Both anchoring and trolling are undoubtedly productive methods of trout fishing in Southeast Louisiana. However, wintertime anglers who learn to drift will find that this method puts fish in the boat when nothing else will.
Wintertime trout fishing requires slow presentation and feeling for that ever-so-slight bite. Drifting allows you to cover a lot of ground and locate where the fish are holding.The marshes of St. Bernard Parish offer countless areas that are great for drift fishing and are within easy reach from a variety of popular locations. Many of the same areas that are productive in the spring and summer will produce winter fish — you just have to go at them a little differently.
Chet Held has been fishing the waters of St. Bernard for as long as he can remember. He was a lifelong resident of the parish until Katrina destroyed his home and forced him to move to nearby Pearl River. Held is not a charter captain, but you wouldn’t know it by the trout he regularly brings home.
When it comes to wintertime drift fishing, Held has it down to a science. He uses this method to put trout in the boat on cold winter days when others won’t even venture out.
“One of my favorite areas is the Twin Pipeline in Delacroix,” he said. “The water is deeper and the fish stack up in there once the water temperature drops.”
The Twin Pipeline runs north and south, and is perfect for drifting with a prevailing wintertime north wind.
“When the wind is coming out of the north, it’s easy to just drift straight down the pipeline,” Held said. “I usually start around Lake John and drift past Four Horse (Lake) all the way down to Round Lake.”
Soft plastics are pulled behind the boat using 1/4- or 3/8-ounce jigheads depending on how fast the boat is moving.
“The key is that the jig must bounce on the bottom as the boat pulls it along,” Held said. “If you’re not feeling the oyster shells on the bottom, you won’t catch a fish.”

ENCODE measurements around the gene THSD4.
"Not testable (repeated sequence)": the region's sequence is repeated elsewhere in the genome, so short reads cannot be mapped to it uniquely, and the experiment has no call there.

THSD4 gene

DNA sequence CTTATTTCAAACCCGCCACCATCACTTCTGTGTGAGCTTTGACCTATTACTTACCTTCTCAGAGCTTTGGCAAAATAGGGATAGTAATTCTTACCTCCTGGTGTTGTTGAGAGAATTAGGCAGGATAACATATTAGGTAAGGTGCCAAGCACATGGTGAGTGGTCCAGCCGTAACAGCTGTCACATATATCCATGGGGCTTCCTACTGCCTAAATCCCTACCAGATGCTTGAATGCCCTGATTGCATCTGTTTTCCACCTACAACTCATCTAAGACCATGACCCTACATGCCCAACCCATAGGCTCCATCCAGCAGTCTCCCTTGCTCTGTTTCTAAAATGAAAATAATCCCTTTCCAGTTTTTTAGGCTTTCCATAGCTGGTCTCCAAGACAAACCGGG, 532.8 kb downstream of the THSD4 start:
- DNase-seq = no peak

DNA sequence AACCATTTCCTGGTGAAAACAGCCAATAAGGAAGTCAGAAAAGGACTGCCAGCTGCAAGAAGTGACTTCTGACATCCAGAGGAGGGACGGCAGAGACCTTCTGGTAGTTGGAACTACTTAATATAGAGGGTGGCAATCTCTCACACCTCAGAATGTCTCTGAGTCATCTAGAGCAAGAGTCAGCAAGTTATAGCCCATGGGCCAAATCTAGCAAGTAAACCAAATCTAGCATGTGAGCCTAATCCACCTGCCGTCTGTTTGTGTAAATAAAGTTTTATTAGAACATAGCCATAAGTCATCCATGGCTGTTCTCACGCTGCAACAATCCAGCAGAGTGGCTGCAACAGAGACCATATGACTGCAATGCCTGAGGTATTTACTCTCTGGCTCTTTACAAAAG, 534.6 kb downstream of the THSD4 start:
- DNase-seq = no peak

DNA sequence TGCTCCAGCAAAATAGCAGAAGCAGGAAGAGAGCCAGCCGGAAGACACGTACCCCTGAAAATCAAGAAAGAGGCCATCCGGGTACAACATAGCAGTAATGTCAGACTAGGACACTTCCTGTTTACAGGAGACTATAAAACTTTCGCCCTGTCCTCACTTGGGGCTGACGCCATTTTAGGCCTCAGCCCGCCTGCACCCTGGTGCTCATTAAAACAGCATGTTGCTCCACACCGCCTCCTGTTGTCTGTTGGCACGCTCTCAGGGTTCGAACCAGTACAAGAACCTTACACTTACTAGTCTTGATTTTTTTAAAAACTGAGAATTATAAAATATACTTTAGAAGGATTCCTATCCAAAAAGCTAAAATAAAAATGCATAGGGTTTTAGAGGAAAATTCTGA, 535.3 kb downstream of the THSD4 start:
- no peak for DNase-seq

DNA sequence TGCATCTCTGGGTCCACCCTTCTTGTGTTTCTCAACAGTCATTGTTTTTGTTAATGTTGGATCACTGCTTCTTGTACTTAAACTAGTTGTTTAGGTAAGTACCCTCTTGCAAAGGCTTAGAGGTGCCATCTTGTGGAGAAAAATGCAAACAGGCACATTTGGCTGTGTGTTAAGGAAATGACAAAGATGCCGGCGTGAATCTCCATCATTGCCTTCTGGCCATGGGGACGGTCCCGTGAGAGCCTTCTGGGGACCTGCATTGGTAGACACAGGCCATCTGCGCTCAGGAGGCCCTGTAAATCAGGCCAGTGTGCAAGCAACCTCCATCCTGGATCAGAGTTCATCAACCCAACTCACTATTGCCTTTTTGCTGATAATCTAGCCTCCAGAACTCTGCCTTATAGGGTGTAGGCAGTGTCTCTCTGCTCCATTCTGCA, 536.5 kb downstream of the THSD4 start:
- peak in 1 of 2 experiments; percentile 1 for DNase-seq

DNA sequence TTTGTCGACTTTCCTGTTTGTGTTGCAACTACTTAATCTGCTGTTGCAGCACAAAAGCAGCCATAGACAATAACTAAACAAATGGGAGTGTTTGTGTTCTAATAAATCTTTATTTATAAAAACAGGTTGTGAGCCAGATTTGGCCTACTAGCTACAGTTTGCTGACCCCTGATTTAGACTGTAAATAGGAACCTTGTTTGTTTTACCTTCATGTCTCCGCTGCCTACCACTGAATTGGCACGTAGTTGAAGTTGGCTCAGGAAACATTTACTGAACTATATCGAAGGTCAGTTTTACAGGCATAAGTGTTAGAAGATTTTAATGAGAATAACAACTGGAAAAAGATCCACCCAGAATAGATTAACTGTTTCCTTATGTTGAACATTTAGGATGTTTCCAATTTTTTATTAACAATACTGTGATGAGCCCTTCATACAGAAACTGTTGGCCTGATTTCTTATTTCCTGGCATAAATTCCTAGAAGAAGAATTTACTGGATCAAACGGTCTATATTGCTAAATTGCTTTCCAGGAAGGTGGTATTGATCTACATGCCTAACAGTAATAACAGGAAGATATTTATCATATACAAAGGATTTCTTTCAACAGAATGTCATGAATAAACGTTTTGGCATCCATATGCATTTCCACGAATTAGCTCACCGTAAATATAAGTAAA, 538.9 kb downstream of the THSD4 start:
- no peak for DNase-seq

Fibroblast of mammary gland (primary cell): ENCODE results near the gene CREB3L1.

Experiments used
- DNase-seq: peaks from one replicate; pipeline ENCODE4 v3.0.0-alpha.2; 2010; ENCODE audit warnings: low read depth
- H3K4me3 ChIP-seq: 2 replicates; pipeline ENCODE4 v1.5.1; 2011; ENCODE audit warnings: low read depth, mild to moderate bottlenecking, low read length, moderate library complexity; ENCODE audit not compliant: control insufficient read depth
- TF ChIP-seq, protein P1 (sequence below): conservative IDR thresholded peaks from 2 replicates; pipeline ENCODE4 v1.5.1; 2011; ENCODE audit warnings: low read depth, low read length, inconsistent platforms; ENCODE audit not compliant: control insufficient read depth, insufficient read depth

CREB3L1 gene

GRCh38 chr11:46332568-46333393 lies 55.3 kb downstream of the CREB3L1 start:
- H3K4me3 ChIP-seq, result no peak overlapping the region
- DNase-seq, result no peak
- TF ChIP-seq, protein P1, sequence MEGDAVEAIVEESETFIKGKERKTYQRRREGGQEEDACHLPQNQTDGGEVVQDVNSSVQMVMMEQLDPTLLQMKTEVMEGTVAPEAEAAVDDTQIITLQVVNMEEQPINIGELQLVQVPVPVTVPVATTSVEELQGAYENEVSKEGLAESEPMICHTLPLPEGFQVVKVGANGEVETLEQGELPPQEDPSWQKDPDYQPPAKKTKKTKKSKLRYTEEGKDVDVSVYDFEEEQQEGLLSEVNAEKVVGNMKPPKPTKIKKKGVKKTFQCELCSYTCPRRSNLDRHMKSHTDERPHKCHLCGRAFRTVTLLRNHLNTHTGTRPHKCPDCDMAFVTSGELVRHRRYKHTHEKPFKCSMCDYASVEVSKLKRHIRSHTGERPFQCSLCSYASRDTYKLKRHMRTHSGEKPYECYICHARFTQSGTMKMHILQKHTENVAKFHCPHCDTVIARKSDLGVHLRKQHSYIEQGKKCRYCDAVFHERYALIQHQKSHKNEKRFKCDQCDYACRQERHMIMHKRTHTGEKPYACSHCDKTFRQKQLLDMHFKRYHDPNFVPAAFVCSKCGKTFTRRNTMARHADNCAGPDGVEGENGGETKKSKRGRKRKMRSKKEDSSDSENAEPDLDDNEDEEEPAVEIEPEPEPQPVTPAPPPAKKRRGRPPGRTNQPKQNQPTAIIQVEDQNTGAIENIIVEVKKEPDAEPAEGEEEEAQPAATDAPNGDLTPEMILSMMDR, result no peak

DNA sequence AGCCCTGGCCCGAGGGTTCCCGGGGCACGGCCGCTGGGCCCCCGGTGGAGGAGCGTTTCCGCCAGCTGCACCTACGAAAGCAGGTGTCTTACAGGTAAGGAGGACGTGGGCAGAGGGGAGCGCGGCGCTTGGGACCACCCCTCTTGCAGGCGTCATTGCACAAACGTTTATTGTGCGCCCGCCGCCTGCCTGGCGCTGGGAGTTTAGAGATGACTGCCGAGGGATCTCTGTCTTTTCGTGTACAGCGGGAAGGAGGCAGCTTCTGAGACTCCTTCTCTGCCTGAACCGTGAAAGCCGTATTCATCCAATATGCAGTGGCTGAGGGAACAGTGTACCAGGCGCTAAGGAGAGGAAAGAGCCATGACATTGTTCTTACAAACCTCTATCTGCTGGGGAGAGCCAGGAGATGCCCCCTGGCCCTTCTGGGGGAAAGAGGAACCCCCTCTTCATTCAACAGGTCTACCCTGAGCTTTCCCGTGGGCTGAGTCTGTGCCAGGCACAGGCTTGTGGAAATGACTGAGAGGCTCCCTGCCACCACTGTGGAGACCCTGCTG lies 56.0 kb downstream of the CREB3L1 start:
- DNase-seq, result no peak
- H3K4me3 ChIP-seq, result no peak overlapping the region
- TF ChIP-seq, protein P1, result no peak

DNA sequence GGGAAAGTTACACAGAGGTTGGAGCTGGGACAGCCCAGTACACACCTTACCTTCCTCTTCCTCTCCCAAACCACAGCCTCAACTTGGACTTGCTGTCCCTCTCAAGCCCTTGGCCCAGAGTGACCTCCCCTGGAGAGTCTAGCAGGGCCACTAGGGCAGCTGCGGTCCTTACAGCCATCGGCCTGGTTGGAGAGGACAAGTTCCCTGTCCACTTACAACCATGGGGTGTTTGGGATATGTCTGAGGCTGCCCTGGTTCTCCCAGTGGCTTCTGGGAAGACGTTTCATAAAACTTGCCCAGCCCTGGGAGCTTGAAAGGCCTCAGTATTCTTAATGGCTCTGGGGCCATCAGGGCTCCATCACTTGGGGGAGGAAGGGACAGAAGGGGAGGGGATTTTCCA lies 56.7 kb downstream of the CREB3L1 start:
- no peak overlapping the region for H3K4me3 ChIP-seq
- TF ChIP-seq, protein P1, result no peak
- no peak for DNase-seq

The speed of the drift will determine the weight of the jighead, and letting out more line will help get the bait on the bottom and into the strike zone.
Once a productive drift is made, the trick is to ease back upwind and repeat. You may only pick up a few fish on each drift, but they will quickly add up. Held advises to resist the temptation to throw the anchor once a few fish are located.
“More times than not, you will do better by making several drifts through an area than by sitting in one place. These fish are not active and won’t come to you; you have to go to them,” he said.
The bites will generally be subtle, and you should set the hook anytime you feel something different on your line. Holding your finger on the line will help feel when a trout strikes.
Due to the influx of fresh water in this area from the Caernarvon Diversion, submerged grass is common. If you quit getting bites, check your bait as it may be fouled with grass.
In addition to tight-lined soft plastics, Held also uses popping corks and a variety of suspending hard plastics.
“MirrOlures are great baits for drift fishing,” he said. “They are great for locating fish while drifting across a lake because they can be worked in all directions around the boat.”
Working the baits slowly and paying attention to any slight changes in feel will produce more successful hook-ups. A soft-plastic under a popping cork can also be a deadly combination for drift fishing. However, you won’t work it as aggressively as you do in the summertime. Oftentimes, the trout will hit a plastic tail under a popping cork while it’s sitting dead still in the water. Held advises adjusting the depth of the cork so that the bait sits at or near the bottom.